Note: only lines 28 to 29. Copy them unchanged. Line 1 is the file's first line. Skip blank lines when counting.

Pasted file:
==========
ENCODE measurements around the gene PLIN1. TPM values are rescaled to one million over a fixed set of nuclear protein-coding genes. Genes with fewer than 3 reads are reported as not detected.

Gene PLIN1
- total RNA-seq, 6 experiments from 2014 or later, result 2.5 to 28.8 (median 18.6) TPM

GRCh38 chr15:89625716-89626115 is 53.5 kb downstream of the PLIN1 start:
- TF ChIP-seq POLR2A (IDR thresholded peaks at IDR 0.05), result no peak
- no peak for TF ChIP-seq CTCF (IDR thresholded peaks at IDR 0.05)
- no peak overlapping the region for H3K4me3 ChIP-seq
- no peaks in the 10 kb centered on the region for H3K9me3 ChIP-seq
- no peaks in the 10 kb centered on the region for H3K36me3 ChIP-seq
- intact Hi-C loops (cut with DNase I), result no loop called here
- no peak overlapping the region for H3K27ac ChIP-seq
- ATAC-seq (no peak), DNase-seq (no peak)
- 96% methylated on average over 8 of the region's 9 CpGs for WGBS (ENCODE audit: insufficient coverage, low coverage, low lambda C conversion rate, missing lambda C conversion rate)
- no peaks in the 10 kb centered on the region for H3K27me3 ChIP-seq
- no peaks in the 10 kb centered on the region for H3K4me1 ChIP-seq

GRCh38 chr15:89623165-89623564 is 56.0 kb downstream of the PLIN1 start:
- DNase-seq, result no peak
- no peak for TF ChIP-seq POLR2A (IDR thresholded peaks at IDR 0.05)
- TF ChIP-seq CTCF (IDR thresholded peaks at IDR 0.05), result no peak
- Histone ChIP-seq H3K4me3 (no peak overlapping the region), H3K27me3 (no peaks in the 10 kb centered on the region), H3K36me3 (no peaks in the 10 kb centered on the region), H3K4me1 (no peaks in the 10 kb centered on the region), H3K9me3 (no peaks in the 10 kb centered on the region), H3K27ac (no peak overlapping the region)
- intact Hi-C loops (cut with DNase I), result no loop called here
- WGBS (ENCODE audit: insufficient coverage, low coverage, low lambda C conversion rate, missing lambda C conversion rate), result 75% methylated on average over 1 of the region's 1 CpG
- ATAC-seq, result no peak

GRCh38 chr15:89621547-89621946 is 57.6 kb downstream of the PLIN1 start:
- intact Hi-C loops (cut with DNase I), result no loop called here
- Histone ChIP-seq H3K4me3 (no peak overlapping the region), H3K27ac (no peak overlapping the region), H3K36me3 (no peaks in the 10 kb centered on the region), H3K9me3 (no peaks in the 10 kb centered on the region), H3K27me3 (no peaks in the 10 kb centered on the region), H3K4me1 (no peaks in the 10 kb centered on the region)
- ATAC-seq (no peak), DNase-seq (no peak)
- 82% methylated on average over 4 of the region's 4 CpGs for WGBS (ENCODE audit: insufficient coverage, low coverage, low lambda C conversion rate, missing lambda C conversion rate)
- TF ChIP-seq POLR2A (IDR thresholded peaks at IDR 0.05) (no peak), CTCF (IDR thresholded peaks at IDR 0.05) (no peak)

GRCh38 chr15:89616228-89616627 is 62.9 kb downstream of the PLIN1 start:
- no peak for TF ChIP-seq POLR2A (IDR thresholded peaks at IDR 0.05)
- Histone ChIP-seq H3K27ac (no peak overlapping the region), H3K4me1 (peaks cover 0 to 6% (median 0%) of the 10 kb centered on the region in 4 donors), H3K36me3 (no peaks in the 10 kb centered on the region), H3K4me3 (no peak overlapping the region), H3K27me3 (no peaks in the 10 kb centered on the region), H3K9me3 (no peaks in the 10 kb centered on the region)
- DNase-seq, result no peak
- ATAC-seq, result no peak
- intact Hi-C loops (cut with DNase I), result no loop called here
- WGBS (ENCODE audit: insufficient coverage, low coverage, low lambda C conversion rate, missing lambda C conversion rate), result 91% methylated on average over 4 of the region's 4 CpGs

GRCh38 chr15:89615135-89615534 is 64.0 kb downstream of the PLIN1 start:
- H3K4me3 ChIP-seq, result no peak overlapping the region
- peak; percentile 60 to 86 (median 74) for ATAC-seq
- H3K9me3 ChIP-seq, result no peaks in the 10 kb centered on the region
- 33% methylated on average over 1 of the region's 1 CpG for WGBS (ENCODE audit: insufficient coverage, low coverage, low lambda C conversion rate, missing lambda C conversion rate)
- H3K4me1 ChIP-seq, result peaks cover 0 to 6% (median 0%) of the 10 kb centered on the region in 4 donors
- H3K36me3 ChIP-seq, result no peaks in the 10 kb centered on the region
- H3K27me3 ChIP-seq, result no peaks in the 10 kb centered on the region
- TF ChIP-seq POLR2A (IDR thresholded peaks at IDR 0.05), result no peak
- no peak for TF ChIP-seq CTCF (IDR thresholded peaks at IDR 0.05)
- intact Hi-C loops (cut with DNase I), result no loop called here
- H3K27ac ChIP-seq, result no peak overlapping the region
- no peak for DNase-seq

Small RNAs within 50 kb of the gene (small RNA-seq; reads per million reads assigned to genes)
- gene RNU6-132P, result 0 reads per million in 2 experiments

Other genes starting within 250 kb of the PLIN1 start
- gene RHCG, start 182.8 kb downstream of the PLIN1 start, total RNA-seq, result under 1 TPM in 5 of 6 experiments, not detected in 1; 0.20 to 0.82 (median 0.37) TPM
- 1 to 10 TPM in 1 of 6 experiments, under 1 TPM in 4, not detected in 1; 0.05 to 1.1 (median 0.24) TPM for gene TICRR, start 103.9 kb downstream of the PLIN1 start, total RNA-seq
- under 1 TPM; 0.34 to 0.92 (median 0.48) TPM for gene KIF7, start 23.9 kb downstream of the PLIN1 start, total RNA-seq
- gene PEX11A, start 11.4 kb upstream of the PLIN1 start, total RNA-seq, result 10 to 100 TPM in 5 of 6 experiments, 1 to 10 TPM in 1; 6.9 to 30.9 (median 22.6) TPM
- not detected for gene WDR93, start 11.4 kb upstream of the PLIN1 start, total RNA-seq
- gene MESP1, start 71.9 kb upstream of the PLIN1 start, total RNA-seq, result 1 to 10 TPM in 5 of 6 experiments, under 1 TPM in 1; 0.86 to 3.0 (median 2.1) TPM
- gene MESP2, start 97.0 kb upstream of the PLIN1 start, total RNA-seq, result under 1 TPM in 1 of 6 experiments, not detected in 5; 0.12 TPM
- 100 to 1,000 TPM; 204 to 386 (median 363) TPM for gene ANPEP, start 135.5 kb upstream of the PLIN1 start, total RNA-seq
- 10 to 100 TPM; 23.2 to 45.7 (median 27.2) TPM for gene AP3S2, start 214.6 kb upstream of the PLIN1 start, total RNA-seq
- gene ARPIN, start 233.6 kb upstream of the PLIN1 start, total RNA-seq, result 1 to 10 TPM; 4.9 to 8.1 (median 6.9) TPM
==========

- 82% methylated on average over 4 of the region's 4 CpGs for WGBS (ENCODE audit: insufficient coverage, low coverage, low lambda C conversion rate, missing lambda C conversion rate)
- TF ChIP-seq POLR2A (IDR thresholded peaks at IDR 0.05) (no peak), CTCF (IDR thresholded peaks at IDR 0.05) (no peak)